Hibs boss demands greater discipline from players

Alan Stubbs wants his team to avoid unnecessary cautions this season
Alan Stubbs wants his team to avoid unnecessary cautions this season
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Hibs boss Alan Stubbs has warned his players he will be demanding greater discipline this term despite them having topped last season’s Championship unofficial “fair play league”.

Throughout their 36-match campaign, the Easter Road outfit only had one player sent off, midfielder Scott Robertson picking up two yellow cards in the first Edinburgh derby of the season. A total of 48 yellow cards were shown to Stubbs’ players, seeing them pip Rangers – who had two players red carded – to “first place” by one point.

In all, the Easter Road club had players unavailable for league games because of suspension on just eight occasions throughout the season, although they did have Danny Handling, Dylan McGeouch and Dominique Malonga sent off in cup competition while Lewis Stevenson was hit with a retrospective ban following his spat with Hearts star Jamie Walker at Tynecastle. But as delighted as he was with his players’ discipline, Stubbs insisted there was room for improvement, particularly in regard to avoiding silly bookings for misdemeanours such as dissent.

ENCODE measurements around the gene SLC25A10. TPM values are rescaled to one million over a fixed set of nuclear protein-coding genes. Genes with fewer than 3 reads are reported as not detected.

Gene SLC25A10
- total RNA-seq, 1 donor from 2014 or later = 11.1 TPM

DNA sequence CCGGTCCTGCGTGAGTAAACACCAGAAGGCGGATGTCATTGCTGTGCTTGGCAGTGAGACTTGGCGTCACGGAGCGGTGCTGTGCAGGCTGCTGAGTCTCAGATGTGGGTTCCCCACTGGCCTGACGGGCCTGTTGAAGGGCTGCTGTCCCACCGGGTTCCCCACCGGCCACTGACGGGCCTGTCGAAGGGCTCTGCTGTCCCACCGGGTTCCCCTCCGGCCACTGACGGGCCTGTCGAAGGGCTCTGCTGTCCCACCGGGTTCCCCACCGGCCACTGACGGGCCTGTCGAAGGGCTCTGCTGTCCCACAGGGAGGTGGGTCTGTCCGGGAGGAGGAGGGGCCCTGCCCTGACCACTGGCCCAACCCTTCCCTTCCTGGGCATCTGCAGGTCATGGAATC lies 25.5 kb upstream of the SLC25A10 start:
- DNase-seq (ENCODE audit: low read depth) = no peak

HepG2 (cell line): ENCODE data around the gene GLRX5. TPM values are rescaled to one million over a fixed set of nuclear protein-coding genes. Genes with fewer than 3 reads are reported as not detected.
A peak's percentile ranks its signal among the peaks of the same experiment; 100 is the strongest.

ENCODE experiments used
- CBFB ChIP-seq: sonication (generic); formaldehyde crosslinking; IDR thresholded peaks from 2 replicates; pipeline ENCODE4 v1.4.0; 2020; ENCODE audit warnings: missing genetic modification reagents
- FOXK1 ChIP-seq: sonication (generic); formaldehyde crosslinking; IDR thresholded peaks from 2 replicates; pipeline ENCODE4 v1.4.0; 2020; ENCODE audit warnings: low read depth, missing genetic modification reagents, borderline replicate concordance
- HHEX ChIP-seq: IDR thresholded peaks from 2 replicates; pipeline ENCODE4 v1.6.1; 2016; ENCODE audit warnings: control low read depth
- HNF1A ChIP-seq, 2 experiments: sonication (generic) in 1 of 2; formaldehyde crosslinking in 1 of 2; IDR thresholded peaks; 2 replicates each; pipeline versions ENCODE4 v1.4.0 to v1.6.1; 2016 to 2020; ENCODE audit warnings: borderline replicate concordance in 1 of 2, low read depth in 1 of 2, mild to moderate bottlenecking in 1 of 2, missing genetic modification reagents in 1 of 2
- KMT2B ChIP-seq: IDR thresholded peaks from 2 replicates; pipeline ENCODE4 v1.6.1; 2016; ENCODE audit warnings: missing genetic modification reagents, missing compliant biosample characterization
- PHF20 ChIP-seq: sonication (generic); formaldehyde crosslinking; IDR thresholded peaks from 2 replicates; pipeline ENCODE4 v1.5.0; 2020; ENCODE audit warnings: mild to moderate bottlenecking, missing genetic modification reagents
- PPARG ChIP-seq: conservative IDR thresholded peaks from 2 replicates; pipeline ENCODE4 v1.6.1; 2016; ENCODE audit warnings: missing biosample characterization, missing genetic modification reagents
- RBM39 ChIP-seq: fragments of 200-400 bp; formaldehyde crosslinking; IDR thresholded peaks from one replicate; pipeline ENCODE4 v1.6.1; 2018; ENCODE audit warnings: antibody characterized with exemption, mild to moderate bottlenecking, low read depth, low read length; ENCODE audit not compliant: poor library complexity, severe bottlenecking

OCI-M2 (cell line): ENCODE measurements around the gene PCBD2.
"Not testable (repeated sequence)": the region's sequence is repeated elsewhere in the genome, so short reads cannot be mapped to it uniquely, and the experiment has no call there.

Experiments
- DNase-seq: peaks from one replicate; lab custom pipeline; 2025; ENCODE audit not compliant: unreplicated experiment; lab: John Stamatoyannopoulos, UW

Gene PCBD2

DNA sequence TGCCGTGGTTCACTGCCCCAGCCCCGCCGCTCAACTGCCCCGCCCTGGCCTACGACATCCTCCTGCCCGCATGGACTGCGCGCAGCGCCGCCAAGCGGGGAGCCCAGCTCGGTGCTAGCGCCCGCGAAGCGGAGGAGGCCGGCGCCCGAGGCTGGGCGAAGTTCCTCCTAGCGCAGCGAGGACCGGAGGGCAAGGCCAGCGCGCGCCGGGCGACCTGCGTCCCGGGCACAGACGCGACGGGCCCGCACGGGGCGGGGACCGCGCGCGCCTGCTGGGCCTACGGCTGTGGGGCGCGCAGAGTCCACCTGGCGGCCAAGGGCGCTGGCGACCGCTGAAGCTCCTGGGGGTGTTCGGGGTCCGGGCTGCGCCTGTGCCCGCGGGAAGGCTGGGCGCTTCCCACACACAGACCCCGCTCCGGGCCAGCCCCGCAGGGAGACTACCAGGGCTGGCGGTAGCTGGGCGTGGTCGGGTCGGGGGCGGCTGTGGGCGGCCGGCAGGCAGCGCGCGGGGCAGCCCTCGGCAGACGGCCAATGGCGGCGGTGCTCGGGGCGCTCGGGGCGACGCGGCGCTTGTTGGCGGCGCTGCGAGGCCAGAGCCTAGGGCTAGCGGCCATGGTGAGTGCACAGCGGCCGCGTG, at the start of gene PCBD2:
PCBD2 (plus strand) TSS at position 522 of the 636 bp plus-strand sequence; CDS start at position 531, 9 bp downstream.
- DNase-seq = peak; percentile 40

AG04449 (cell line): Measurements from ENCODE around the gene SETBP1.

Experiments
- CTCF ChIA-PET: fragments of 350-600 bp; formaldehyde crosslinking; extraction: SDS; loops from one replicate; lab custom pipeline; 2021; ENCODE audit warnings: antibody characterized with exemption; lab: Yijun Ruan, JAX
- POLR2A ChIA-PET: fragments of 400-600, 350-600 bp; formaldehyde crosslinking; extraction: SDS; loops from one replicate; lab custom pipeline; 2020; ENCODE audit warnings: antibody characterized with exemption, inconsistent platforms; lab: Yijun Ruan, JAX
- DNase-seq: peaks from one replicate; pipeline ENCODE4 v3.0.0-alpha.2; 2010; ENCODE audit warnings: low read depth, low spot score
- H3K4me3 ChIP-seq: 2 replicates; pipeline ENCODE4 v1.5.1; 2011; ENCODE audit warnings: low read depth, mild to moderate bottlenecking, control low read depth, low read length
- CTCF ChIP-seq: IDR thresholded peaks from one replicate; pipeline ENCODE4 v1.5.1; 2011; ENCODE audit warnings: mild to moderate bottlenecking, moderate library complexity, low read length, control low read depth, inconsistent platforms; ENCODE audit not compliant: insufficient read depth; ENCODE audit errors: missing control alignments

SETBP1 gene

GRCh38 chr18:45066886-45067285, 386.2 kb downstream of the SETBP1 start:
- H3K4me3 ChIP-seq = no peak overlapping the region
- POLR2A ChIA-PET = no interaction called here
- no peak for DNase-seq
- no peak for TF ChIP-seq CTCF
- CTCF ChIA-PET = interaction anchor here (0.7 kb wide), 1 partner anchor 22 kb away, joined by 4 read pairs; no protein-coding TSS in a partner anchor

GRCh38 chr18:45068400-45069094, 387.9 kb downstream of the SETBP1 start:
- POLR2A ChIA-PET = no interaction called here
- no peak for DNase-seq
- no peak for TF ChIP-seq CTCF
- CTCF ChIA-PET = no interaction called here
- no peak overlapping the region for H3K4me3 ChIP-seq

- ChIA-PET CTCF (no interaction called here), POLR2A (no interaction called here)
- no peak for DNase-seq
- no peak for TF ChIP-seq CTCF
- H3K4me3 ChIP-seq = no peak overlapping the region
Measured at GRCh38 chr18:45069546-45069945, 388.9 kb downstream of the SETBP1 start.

He said: “I think when you are running a squad that’s not huge in numbers you have to be very mindful of the disciplinary record. I think the way we play we are not the type of team that goes around giving away lots of fouls, running the risk of picking up lots of yellows and reds for being indisciplined.

“I think the team are well disciplined, they try to play football and when you try to have the ball more than the opposition you take that out of the equations and it’s something we’ll try to do again.

“At times, we were good last year, but there’s room for improvement and we are trying to make those marginal gains to be even better this season.”

Stubbs knows there were times when frustration got the better of individuals, particularly when opposition sides attempted to stifle their free-flowing game, saying: “Some of the decisions can make you frustrated.

“When you have talented players you always run the risk of close attention from the opposition. All you want is the referees to protect them when it’s right.

“There are going to be fouls. They are part and parcel of the game, but I think there’s more protection for players now than there ever has been.”